Two More Public Officials Charged With Crimes, This Time Related To A Prisoner Death In Ward County


Earlier this week we got news about five members of the Department of Human Services – including department director Maggie Anderson, appointed to her position by Governor Jack Dalrymple – getting charged criminally for allegedly obstructing an investigation into the death of a child at a pool in Velva, southeast of Minot.

Today comes news that two law enforcement officers in Ward County (Minot) are facing criminal charges in an unrelated case involving the death of a prisoner that was being held at the Ward County Jail.

Sheriff Steve Kukowski and Captain Michael Nason (retired) were charged after an investigation by the state Bureau of Criminal Investigation.

Kukowski was charged with one count of “public servant refusing to perform duty” and two counts of “reckless endangerment”. Nason was charged one count of “reckless endangerment”.

All of the charges are Class A Misdemeanors. The maximum penalty for that charge is one year in jail, a fine of $3,000, or both.

You can read the affidavit of probable cause supporting the charges against Kukowski below. The same document for Nason can be accessed here.

Both documents are short. This, from the Kukowski affidavit, explains the issue at hand:


The affidavit doesn’t tell the full story on just how bad Irwin’s condition was when he was placed in the custody of Burleigh County officials. “According to a N.D. Department of Corrections report, it was while in the custody of Burleigh County that Irwin was taken to Sanford Health in Bismarck, where doctors decided to airlift Irwin to Fargo,” the Minot Daily News reports. “During the early stages of the flight, Irwin went into ventricular fibrillation and was returned to the Bismarck hospital, where he was declared dead.”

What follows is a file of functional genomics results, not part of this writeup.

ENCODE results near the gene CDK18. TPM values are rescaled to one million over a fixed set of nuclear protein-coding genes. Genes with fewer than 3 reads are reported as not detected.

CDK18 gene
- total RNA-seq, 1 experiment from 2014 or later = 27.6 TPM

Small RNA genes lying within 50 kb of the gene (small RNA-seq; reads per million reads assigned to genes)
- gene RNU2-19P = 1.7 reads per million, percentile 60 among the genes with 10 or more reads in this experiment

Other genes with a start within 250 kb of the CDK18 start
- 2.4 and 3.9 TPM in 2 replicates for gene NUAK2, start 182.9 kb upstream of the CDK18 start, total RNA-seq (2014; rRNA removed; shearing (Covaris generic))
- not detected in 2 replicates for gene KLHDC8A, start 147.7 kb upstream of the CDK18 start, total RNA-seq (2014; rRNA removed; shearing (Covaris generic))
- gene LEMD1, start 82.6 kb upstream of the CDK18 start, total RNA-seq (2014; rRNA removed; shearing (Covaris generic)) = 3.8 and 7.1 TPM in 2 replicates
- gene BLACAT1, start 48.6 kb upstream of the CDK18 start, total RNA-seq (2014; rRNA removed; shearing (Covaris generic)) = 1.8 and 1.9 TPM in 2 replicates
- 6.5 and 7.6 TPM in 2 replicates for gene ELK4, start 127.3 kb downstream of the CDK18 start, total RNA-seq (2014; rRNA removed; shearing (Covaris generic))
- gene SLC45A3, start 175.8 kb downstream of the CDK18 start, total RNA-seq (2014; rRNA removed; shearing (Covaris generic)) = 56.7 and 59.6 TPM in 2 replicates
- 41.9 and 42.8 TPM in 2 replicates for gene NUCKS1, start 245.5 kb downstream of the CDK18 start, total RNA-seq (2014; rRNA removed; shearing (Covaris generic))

The affidavit goes on to say that Kukowski allegedly maintained a prison population at Ward County at 150 percent of its suggested capacity. It also states that at least nine people working at the jail lacked the proper correctional training.

For Nason’s part, he apparently had concerns about the condition of the prisoner, but allegedly failed to act address the issue:


This issue has been on-going for some time. This from the Minot Daily News:

On Dec. 19, 2014, Ward County was served with an order of noncompliance following a Department of Corrections investigation that found care at the Ward County Jail “grossly inadequate.” A Department of Corrections monitor was subsequently assigned to the Ward County facility, the result of which raised the possibility of the filing of charges against jail officials.

Ward County commissioners voted Jan. 19 of this year to forward results of state and county investigations to Divide County State’s Attorney Seymour Jordan. It was Jordon who made the determination to file charges on behalf of the State of North Dakota against Kukowski and Nason.

Both Nason and Kukowski are set to appear in court on March 21.